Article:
Images of Cambridge, compiled by Michael J. Petty

Images of Cambridge, compiled by Michael J. Petty

Images of Cambridge, compiled by Michael J. Petty

Published by Breedon Books in 2006, 212 pages.

Large substancial Hardback with Dust Jacket  - 30cm by 22cm (N3435)

Brand New Book - Unread

This book is a fascinating and detailed pictorial history of Cambridge, and is packed full with black and white photographs showing the town, it's people and the local area in decades gone by.....This book will undoubtedly delight anyone with an interest in the history of the Cambridgeshire town, it's people and the local area.......

Images of Cambridge is a unique picture of one English city during the 20th century. Spanning the period from the death of Queen Victoria to the present day, and with a glance forward to possible developments, the book covers Cambridge from King’s College to the suburbs of King’s Hedges, and from the first bus to the ‘Green Bicycles’.

It brings together photgraphs from a wide range of sources, from formal groups to family snapshots, most never before published in book form, and draws extensively upon the Cambridgeshire Collection at the Central Library in Lion Yard and the archives of the Cambridge Evening News.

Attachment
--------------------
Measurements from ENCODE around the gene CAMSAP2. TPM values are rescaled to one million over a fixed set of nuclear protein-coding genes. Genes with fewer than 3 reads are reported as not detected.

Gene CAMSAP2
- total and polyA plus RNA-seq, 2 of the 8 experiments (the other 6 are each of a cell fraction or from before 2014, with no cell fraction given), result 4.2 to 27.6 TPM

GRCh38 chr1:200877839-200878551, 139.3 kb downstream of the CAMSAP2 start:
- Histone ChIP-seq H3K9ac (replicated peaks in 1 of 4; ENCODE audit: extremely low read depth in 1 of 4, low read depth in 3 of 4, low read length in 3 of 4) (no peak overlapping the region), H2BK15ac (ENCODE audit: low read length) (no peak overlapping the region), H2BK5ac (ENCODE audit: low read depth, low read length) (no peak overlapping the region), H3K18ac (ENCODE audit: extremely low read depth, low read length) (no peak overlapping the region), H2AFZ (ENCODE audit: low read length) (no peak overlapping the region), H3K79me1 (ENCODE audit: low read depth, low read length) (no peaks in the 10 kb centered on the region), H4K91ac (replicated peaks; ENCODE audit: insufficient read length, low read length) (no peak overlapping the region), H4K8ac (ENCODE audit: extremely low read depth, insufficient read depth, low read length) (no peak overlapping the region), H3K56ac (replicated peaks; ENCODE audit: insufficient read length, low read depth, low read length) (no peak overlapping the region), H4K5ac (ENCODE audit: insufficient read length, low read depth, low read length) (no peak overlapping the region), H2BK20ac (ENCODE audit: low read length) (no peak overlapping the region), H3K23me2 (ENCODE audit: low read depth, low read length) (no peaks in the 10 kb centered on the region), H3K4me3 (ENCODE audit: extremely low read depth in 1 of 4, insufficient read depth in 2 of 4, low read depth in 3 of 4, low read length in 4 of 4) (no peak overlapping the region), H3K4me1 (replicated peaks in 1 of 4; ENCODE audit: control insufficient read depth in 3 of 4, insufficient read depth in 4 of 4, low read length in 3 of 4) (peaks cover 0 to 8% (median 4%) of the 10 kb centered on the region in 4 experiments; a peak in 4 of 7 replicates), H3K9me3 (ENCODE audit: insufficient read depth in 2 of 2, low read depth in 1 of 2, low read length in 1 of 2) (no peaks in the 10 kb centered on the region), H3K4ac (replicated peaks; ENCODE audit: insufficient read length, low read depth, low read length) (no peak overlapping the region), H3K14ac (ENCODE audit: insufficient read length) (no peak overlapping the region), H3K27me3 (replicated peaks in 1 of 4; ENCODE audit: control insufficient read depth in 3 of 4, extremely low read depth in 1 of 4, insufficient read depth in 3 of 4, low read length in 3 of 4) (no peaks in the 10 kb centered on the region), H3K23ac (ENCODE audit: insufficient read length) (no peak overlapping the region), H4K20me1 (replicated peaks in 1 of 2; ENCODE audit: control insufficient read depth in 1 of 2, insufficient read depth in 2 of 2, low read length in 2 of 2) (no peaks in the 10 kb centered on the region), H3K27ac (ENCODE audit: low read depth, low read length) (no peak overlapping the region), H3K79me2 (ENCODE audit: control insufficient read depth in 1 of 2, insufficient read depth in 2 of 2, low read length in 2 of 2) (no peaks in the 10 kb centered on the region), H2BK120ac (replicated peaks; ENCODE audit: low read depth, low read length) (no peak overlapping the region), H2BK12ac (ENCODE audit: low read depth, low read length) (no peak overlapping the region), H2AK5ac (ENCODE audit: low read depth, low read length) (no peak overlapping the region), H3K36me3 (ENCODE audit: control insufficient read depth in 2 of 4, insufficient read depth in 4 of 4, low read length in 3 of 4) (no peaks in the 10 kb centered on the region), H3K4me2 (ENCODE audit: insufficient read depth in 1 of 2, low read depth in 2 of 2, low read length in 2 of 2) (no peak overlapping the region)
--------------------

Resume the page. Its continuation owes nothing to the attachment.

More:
Looking behind the fine historic faces that help turn a relatively small town into a world city, the book charts the developments as they happened. It demonstrates slum clearance and house building, the growth of the Arbury estate, changing shopping patterns with small shops making way for Lion Yard and the Grafton Centre, traffic - from Mitchams corner by day and night - and the new Elizabeth Way Bridge which solved the city’s notorious problems for a brief period.

With the Cambridge University it covers rag-day activities, new colleges and departments and May ball breakfasts in Fitzroy street - just a few steps away from the new Anglia Polytechnic University.

Its chronological arrangement makes it possible for the reader to see Cambridge as they first knew it, either as a child in the 1920s, as an undergraduate in the 1950s or a resident in the 1980s. They can then see how and when the changes occured or turn back the pages to discover what had happened in previous decades.

Condition New